Public places are being sanitised all over the country.(HT Photo/Anil Dayal)
Public places are being sanitised all over the country.(HT Photo/Anil Dayal)

Spitting in public, chewing tobacco could spread Covid-19, govt warns

UP government has already announced a ban on sale of tobacco products to deal with the challenge of possible infections.
By HT Correspondent | Hindustan Times, New Delhi
UPDATED ON APR 05, 2020 07:23 PM IST

Spitting in public or chewing tobacco products could help spread coronavirus infection, government officials said on Sunday while ruling out the possibility of the disease spreading through the air.

“In view of the increasing dangers from the Covid pandemic, ICMR has issued an advisory requesting people to avoid smoking, spitting in public places and consumption of tobacco products in this period,” said Lav Agarwal, joint secretary, the health ministry.

Uttar Pradesh was among the first states to slap a ban on selling of tobacco products and spitting in public among measures to contain the spread of the disease.

In another related announcement, the government officials confirmed that the rapid diagnostic tests will only be limited to particular areas.

“Rapid diagnostic test to be done in hotspots, evacuation centres and places of large gatherings to test for influenza-like illnesses,” said Lav Agarwal, joint secretary, ministry of health.

ICMR has issued detailed guidelines for antibody testing, also referred to as rapid antibody-based tests, in the last two days while adopting a new strategy to deal with Covid-19 clusters (containment zone), in large migration gatherings and in centers were evacuees are kept in quarantine, where a large number of Covid-19 cases are arising.

In another important announcement, ICMR said that the deadly Covid-19 virus doesn’t spread through the air as suggested recently by the experts in the United States.

Dr R Gangakhedkar of ICMR said that while it was routine for different expert opinions to exist on matters such as this, there was not enough scientific evidence available to suggest Covid-19 was an airborne disease.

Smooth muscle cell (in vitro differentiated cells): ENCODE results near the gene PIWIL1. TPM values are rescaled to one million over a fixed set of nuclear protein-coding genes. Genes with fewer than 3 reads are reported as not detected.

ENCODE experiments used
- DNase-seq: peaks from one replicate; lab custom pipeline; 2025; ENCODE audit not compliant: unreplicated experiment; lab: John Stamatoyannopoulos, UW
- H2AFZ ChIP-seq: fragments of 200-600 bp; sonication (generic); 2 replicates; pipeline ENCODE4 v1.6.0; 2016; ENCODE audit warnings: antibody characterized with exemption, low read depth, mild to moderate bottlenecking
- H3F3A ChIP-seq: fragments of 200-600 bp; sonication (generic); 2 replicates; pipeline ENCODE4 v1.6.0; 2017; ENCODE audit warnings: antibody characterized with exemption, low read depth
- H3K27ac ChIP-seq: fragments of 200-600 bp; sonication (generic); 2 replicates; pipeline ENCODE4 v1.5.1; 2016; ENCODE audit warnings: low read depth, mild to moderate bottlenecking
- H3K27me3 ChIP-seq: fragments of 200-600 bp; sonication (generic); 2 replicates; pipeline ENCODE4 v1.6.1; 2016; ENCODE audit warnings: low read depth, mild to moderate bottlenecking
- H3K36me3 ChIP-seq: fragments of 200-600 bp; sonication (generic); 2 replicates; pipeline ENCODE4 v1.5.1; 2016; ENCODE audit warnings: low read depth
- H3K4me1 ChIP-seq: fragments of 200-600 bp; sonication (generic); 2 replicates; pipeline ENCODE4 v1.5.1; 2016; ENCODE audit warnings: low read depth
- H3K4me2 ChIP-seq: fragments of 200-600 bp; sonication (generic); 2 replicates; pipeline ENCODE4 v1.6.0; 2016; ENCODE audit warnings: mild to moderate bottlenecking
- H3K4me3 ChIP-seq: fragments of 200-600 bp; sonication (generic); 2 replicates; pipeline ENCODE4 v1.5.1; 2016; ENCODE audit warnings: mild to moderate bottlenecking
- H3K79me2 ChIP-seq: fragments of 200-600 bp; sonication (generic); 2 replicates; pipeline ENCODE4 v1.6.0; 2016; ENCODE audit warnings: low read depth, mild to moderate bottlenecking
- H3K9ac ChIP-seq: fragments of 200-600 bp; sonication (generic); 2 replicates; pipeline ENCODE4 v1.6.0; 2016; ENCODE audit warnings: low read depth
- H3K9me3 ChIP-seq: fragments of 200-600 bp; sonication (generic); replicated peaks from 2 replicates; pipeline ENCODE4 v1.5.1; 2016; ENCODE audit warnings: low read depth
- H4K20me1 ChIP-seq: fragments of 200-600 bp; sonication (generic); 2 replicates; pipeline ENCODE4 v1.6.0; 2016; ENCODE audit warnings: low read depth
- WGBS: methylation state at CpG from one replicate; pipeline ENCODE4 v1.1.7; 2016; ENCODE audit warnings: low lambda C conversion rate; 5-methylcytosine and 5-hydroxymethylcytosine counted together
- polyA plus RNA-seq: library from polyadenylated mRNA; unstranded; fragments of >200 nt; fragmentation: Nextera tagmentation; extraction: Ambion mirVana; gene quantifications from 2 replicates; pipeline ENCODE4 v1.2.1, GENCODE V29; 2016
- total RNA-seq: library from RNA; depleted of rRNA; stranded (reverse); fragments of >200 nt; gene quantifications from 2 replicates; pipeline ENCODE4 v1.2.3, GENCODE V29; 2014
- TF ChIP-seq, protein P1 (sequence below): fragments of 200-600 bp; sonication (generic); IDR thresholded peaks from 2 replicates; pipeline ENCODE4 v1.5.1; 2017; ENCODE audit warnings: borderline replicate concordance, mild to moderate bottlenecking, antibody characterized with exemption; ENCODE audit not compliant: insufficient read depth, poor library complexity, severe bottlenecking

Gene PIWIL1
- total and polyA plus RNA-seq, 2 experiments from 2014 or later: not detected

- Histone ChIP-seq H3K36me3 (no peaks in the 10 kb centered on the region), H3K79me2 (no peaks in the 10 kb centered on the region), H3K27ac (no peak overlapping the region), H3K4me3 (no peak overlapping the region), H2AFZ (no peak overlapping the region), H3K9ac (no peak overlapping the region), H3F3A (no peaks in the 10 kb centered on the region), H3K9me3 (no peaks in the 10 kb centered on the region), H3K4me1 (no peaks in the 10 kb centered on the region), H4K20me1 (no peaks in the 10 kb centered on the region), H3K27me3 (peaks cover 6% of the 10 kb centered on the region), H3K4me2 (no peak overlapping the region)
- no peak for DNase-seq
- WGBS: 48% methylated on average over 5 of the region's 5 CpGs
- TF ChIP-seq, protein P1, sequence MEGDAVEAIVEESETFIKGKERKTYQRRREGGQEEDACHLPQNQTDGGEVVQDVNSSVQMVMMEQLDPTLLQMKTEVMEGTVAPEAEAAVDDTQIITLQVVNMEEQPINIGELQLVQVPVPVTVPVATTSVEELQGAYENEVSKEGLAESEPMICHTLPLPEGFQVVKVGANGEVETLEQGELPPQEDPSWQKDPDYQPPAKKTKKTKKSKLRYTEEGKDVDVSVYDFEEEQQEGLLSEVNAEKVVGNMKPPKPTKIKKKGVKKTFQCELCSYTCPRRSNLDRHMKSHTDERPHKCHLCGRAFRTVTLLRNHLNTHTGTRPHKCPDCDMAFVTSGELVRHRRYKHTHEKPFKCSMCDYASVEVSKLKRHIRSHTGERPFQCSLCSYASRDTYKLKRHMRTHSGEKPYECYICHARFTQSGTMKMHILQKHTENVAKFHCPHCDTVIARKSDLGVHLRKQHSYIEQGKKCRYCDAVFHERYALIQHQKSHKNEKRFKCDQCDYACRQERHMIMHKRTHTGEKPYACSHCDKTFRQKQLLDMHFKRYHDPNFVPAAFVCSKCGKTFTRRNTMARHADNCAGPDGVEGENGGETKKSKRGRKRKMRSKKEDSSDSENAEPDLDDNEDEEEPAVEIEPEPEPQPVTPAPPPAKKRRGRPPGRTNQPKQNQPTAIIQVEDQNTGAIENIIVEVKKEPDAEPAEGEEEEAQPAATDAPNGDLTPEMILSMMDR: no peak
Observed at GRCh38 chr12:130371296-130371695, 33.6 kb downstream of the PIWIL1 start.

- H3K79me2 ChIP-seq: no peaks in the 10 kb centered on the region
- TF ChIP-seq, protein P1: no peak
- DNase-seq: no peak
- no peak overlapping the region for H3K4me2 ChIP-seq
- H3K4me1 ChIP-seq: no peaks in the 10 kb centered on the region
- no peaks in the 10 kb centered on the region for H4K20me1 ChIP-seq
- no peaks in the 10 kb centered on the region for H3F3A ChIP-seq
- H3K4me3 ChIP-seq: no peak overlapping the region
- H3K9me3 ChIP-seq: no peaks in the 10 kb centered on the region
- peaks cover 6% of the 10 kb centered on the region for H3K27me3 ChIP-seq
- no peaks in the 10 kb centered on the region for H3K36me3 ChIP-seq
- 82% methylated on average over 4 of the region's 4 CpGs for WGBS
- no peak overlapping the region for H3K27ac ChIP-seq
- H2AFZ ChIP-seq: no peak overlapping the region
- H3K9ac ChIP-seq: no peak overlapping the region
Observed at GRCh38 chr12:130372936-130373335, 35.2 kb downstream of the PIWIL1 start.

“A balanced evidence-based approach must be taken. Had it been an air-borne infection then all the members of a family with a positive case amidst them should test positive as they all breathe the same air,” Gangakhedkar reasoned.

He also cited the example of a hospital environment which could have lent itself to a more regular spread of the infection to all the patients present at the facility.

Airborne diseases spread by viruses and bacteria are considered to be highly contagious and a high-level scientific panel in the United States had suggested that coronavirus could spread by just talking and breathing in contrast with earlier findings and analysis.

The scientists said the virus could stay in the air in the form of an “ultrafine mist” that is produced when people exhale.

“While the current specific research is limited, the results of available studies are consistent with aerosolisation of virus from normal breathing,” said a letter written by Dr Harvey Fineberg, chair of the National Academies of Sciences, Engineering, and Medicine’s standing committee of experts.

India has officially reported little under 4000 positive cases so far and the government says the dangerous phase of community transmissions has not been observed yet.

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